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Thai cave boys in the spotlight, again

Thai cave boys in the spotlight, again

Thai Cave Boys: The young Thai football team whose terrifying ordeal in a flooded cave captivated the world earlier this year recounted their memories of their rescue Thursday as they visited a spectacular exhibit chronicling the drama.


The interactive showcase, in Bangkok’s popular Siam Paragon mall, details the efforts made by a multi-national group of experts to get the 12 boys and their 25-year-old coach out of Tham Luang cave in northern Thailand.

Among other things, it features a model of the narrow tunnel that divers had to manoeuvre the boys through as flood waters rose.

Since they were safely extracted two months ago, international and domestic interest in them has remained high, with Hollywood movie deals in the works.

Thai authorities banned reporters from speaking to the boys in a bid to help them return to normality after the harrowing experience, with media outlets required to obtain permission from the government before approaching them.

But Thursday’s festivities saw the boys cast into the spotlight as they were interviewed by government spokesman Colonel Werachon Sukondhapatipak.

They will also be the focus of a night-time celebration called “United as One”, with more than 10,000 people expected to attend, according to authorities.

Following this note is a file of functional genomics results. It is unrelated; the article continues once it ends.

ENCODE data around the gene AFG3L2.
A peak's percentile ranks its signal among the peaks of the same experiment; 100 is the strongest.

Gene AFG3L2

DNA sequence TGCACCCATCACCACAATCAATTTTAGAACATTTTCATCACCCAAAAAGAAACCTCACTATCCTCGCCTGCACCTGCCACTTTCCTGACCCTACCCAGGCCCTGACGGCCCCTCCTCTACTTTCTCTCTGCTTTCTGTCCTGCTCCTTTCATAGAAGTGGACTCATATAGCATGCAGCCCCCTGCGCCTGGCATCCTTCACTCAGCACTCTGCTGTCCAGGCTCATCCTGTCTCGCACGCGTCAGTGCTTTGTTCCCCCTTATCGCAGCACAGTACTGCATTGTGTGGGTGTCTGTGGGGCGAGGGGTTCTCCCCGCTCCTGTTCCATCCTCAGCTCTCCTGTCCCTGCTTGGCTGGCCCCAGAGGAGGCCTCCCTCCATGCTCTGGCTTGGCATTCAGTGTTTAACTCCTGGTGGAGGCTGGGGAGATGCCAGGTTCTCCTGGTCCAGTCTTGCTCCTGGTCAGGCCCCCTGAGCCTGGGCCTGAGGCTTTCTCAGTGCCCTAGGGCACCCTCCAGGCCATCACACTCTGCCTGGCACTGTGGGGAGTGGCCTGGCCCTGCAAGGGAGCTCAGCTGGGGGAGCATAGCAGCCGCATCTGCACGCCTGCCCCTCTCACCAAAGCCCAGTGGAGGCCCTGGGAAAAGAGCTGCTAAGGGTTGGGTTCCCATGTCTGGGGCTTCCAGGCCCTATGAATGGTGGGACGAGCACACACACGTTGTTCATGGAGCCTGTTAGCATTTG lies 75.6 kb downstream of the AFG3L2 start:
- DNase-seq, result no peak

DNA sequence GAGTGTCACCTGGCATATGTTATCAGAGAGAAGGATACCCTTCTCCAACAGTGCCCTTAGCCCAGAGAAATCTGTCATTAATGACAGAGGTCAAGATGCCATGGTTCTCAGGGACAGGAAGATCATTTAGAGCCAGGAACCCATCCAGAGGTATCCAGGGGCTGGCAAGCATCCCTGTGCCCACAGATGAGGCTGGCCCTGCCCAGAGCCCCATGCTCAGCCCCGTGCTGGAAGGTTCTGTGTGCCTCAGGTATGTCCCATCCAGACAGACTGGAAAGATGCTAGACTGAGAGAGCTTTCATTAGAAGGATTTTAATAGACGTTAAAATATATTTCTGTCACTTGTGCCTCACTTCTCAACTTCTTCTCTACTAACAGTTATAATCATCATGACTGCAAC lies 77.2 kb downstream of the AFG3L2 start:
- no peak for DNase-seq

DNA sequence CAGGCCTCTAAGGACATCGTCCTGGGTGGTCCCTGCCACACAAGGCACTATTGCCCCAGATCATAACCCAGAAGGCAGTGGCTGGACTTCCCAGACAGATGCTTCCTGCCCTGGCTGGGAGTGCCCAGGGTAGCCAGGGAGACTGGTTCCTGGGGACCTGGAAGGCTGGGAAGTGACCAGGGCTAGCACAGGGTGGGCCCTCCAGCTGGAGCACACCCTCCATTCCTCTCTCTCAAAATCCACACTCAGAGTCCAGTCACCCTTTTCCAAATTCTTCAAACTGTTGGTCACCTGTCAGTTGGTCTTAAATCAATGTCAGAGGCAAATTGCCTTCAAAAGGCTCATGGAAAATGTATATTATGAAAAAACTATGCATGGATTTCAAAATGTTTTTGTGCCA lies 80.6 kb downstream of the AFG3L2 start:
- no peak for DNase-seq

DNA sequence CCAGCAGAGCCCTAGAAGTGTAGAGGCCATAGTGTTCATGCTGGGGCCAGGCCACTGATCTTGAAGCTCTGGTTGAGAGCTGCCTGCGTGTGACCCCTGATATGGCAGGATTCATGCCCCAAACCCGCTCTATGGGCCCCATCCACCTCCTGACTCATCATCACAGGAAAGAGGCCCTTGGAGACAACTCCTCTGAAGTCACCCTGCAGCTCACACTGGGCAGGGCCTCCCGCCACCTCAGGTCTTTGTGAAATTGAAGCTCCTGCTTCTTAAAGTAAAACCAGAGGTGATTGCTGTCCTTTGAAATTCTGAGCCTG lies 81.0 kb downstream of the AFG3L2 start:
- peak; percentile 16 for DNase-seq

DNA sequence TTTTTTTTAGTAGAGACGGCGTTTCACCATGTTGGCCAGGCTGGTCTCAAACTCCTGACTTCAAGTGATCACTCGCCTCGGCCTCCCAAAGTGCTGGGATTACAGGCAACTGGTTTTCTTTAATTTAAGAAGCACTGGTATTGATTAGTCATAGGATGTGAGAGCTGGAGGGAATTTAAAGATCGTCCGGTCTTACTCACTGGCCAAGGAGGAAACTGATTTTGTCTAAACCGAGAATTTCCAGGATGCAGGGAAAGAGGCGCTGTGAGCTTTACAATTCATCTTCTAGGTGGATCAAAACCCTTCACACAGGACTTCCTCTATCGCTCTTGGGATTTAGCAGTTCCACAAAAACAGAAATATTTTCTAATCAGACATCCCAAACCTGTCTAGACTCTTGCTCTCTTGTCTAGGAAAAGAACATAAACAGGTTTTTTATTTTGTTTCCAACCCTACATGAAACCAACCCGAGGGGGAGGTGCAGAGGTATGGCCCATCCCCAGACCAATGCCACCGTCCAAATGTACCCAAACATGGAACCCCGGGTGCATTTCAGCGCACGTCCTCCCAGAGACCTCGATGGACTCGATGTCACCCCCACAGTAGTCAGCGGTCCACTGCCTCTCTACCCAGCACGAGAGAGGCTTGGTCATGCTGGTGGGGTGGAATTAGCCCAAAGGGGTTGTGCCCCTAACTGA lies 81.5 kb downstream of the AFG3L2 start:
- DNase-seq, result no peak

When asked about how their lives had changed after the rescue, Prachak Sutham, the first boy who escaped the cave, said: “Things are the same, but more people know me now.”

Team captain Duangpetch Promthep said most of his 300,000 followers on Instagram claimed to be his fans.

After an hour-long interview, the boys toured the exhibit, strolling past a model of the stretcher that carried them out. It held a mannequin with an oxygen face mask.

The exhibit also featured a statue commemorating the former Thai Navy SEAL diver who died installing oxygen tanks along the perilous route.

The children ended the tour by shuffling through the narrow tunnel, hunching over to get through the exit.

Without help from the international divers, “the 13 wouldn’t have survived because Thailand doesn’t have that experience,” said Thipwipa Aranyakasem, 83, who visited the exhibit.

Narachai Sikly, 65, who came with his wife, said he was “excited” by how the government worked with the divers to rescue the children.

“It is excellent of the government and the group (of divers).”

The junta-led government, which came into power after a coup in 2014, has received a boost of goodwill and praise from the Thai public since the rescue of the children and their coach, who has since become a monk.

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